While many are digesting the last of their Halloween candy and Thanksgiving is gradually entering onto individual radar screens, one need not travel far up or down the dial to tunes of a counterintuitive nature for this time of year: Christmas music.
Like it or love it, radio stations are spreading the yuletide spirit across the country – in some cases, earlier and earlier. Bill Shea of Crain’s Detroit Business explored the how’s and why’s in his story this week featuring Tanner Friedman’s perspectives. You can read the entire piece here.
In Metro Detroit, adult contemporary station WNIC continues to lead the annual Kris Kringle-charge as they took to the airwaves on November 9th to inject visions of sugar plumbs into their listener’s heads. By comparison, Chicago’s WLIT went all-holiday on Halloween, Seattle’s KYXE on October 10! Like ‘NIC, both stations are soft rock, a format historically most conducive to the multi-week (or month) switch.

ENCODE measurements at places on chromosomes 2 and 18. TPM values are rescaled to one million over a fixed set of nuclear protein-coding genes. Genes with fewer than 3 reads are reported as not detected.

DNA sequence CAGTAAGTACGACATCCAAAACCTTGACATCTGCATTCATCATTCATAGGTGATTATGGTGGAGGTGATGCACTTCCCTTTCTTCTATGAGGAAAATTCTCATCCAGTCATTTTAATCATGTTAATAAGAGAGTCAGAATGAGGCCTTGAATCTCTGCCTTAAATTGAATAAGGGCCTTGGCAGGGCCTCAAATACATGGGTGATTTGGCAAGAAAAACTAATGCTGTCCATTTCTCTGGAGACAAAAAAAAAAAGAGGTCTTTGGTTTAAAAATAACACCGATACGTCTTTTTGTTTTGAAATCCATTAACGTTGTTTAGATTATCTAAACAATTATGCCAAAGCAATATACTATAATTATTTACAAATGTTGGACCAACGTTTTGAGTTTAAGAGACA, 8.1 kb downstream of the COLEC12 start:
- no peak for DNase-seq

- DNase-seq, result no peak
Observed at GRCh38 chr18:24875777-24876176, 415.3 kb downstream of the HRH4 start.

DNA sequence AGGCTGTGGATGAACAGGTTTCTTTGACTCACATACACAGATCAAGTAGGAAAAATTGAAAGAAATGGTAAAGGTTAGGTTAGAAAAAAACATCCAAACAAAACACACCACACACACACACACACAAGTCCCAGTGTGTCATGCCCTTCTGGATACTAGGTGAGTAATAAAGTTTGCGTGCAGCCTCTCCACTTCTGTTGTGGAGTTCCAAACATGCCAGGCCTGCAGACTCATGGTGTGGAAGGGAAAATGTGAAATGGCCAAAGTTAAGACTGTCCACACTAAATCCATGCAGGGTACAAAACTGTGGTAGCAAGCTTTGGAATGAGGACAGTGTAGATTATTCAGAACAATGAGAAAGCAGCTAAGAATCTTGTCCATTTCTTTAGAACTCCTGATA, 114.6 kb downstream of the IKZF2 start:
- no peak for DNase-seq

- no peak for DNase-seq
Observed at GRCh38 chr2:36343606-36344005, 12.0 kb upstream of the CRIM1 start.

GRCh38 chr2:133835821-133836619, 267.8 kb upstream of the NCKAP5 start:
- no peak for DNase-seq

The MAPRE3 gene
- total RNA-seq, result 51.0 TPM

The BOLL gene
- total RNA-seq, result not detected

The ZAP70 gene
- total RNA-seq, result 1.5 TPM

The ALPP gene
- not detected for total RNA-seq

As the Crain’s story described, holiday music is big business for radio. For example, over the past 3 years, WNIC has ranked #1 ever year for both the December and Holiday rating books, pulling listeners from virtually every other radio station in town. After all, in the segmented world of radio, holiday music represents the only format that can potentially appeal to everyone at some point. As such, stations like WNIC often raise spot rates during this period by as much as 20%.
As commercial radio continues to look for more ways to stand out from its many competitors, don’t be surprised to see more stations unveiling temporary ‘Santa-song switches’ – gift wrapped especially for both increased listening and commercial ad dollars.